Friday, June 24, 2005


Over the course of many years of writing this column I have been attempting to get at the bone under all the meat of gaming. Why does it affect it us the way it does? What makes a good game and why? How can we maximize the good and minimize the bad. Much of what I offer in this column are tips and tricks and ways to avoid some of the basic pitfalls of gaming. For the initiated, this column may not hold a lot of secrets or surprises but I like to think that even old timers like me can still find something new in these pages.

I have slowed down in recent years for a variety of reasons. I don't have to reinvent the wheel, so anytime I find good gaming advice on a particular topic, I let it rest in my mind. I don't feel I have to cover that topic. I also don't want to repeat myself too much.

Still, on occasion things occur to me that I think will make a good crank report and after they've rolled around in my backbrain for a while, I feel they need to be shared.

As a performer, Larping seems to be a natural progression for me. In fact, these days, Tabletop gaming is getting to be more like real work. I'm getting to play in more larps these days anyway.

As a result, I had an interesting conversation with a like minded fellow who described to me a large scale con larp that he had been to.

The plot involved the defection of a high level Tzimisce elder from the Sabbat to the Camarilla. The fellow I was speaking to described a scene in the conclave where the Tzimisce elder strolled in. He was dressed head to foot in white. White hat, white tailcoat, white shoes,

a white porcelain mask with "Flesh" seemingly holding it in place. (the makeup job he described sounded to me like the work of at least a few hours.I know a little something about stage makeup.) In addition to this sartorial exhibition. The Tzimisce Elder had 6 ghouls in dog collars.(also held in place by "Flesh") leashed to his hand. They scurried around dusting off his shoes, moving furniture out of the way and other sundry tasks

The fellow to whom I was speaking had this to say about large scale larps. "The are people in any larp who are willing to go that extra mile in order to make a larp get up and live. When you get a large number of larpers together...That number of people tends to reach critical mass and amazing things can happen.

I had to admit he was right. Heck a small group of dedicated players is way preferable to a large group of lackluster types. I've seen a few amazing things myself

Gaming is a social activity. This would seem to be fairly evident. It is simply a means to a pleasant end. It's an opportunity to sit down with friends in a structured activity that enables you to create a story and if things go right, Have fun, make art, and make memories that can be happily shared. By itself, Gaming is a community activity that is harmless,amusing, and a good way to meet like minded people.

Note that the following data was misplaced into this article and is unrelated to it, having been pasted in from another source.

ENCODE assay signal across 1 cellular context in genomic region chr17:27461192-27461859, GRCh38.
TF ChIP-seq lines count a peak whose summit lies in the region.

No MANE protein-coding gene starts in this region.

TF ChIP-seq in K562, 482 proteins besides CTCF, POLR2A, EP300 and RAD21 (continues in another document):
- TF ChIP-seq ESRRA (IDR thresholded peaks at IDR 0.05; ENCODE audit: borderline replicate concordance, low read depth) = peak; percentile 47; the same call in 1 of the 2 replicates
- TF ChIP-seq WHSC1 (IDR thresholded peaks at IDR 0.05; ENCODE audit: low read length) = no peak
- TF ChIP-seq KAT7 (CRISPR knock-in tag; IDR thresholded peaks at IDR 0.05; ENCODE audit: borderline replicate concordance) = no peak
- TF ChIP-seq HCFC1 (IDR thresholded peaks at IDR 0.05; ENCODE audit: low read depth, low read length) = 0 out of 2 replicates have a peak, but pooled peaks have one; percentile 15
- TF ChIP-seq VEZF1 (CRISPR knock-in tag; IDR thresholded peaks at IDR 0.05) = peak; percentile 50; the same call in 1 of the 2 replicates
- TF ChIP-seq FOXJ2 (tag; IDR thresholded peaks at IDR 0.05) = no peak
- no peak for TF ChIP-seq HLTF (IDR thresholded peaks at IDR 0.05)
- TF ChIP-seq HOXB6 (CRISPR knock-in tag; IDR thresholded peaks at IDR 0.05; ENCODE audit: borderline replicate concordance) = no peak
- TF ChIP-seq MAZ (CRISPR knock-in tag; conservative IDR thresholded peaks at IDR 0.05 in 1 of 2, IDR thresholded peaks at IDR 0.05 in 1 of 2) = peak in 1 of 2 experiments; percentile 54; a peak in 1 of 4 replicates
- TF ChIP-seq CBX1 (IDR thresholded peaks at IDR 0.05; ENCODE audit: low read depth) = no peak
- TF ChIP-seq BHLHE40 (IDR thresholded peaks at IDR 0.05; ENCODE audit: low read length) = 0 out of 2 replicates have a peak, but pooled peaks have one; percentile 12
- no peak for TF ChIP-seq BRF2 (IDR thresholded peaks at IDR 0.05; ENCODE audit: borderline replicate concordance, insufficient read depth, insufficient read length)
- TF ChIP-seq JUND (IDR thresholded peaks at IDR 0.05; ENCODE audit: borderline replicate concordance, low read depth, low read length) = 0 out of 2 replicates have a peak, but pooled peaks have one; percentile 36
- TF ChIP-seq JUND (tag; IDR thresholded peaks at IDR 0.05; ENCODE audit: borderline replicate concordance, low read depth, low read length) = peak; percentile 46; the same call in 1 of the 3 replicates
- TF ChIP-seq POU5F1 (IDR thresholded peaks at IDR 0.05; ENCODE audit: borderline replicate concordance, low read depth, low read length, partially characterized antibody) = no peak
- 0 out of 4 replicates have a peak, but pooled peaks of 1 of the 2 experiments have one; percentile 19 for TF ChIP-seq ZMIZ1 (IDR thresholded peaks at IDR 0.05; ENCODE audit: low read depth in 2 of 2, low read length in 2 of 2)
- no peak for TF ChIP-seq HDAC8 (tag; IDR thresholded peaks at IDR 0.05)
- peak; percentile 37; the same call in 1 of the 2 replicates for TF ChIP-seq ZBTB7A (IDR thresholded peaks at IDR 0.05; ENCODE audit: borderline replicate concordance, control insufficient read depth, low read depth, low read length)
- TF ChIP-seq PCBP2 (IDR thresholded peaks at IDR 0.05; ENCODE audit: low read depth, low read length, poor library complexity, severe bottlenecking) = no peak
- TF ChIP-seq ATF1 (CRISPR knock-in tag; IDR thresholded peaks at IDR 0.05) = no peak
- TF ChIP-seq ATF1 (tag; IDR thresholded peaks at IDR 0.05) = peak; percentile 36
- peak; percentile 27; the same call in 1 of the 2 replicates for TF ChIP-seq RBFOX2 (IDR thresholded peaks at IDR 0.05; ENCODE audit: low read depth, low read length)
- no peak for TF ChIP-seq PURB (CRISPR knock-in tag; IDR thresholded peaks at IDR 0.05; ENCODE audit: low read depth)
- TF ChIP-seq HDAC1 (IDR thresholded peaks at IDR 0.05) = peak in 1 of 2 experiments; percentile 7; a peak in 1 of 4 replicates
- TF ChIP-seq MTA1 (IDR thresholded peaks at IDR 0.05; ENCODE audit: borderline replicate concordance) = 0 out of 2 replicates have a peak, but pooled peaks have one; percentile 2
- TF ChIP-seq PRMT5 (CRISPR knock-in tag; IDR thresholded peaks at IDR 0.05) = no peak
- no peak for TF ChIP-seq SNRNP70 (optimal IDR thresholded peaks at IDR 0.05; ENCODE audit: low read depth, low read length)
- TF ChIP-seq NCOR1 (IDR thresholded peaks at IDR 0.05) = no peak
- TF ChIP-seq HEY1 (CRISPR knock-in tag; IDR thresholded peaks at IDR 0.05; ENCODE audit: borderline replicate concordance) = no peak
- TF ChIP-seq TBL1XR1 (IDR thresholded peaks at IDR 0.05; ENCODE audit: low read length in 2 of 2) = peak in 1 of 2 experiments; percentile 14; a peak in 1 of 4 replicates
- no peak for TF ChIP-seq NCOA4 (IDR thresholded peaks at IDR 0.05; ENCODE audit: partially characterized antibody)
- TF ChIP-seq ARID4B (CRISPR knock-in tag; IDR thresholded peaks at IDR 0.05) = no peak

So, why does so much of it suck?

Why does it go so badly wrong? Why are there so many snarky, humorless, assholes in the hobby? Why do friendships end over bad decisions and arguments over rules? Why does it seem like there are so few people who really "get it" and are clueful about gaming and there are so many spasmodic thyroid cases who can't shut the fuck up for five seconds.

Part of it has to do with the maturation process. As you get out of your teens and your hormones calm down, there is a tendency to not view everything as some kind of massive trauma. Life becomes less soap opera like and everyone breathes a sigh of relief as the ability to perceive events with some kind of actual perspective begins to assert itself in that gamers mind.. I was forced to restrain myself this weekend at my larp when a much younger gamer got into a snarky argument with the ST during a major battle scene. His character had just met an unpleasant demise at the hands of some Garou and he had pretty much decided to make everyone miserable, especially the overworked ST. As he was leaving that night I heard mutter that he would start his own larp...A Sabbat Larp...Yeh. That would be Kewl! I am proud of the self control that enabled me to keep from hurling a heavy object at this churlish boob.

Lest you think I'm bashing on younger gamers, this kind of behavior is certainly not limited to them. I've told the tale of the guy who showed up at a larp and demanded to play a Malkavian with true faith in order to (direct quote) "Screw with your players." He'd have done much better to arrive at the game asking the GM, "What do YOU want me to play?"

In my considered opinion, Most of the problems inherent in the game world are due to selfishness on the part of Players, Game Masters, or both. Instead of thinking "How can I make this game fun?" Most people think "How can I have fun." And therein lies the rub.